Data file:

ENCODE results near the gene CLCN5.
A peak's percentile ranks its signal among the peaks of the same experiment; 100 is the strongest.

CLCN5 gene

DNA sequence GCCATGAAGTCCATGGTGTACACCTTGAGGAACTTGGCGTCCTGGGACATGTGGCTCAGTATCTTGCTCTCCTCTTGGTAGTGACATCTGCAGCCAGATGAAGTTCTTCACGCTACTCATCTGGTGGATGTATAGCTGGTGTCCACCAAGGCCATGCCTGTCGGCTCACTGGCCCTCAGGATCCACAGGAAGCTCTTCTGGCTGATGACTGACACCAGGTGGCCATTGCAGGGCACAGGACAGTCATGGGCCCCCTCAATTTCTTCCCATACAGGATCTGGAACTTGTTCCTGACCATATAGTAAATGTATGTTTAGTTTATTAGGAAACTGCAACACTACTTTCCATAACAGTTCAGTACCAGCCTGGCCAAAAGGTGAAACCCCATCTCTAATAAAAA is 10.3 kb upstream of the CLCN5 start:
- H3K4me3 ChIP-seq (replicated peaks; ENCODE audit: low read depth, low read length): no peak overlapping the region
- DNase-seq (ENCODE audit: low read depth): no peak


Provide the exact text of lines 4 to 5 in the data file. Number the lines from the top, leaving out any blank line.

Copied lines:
DNA sequence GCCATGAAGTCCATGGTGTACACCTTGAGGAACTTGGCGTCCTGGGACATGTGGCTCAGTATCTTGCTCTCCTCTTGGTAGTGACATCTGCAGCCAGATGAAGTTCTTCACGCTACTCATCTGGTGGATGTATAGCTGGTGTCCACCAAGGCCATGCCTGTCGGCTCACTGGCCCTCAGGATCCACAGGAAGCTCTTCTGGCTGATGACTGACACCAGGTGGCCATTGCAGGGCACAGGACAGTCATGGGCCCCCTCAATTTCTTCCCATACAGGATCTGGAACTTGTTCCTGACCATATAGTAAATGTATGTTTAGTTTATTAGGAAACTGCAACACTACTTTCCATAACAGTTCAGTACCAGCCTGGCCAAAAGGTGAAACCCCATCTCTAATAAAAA is 10.3 kb upstream of the CLCN5 start:
- H3K4me3 ChIP-seq (replicated peaks; ENCODE audit: low read depth, low read length): no peak overlapping the region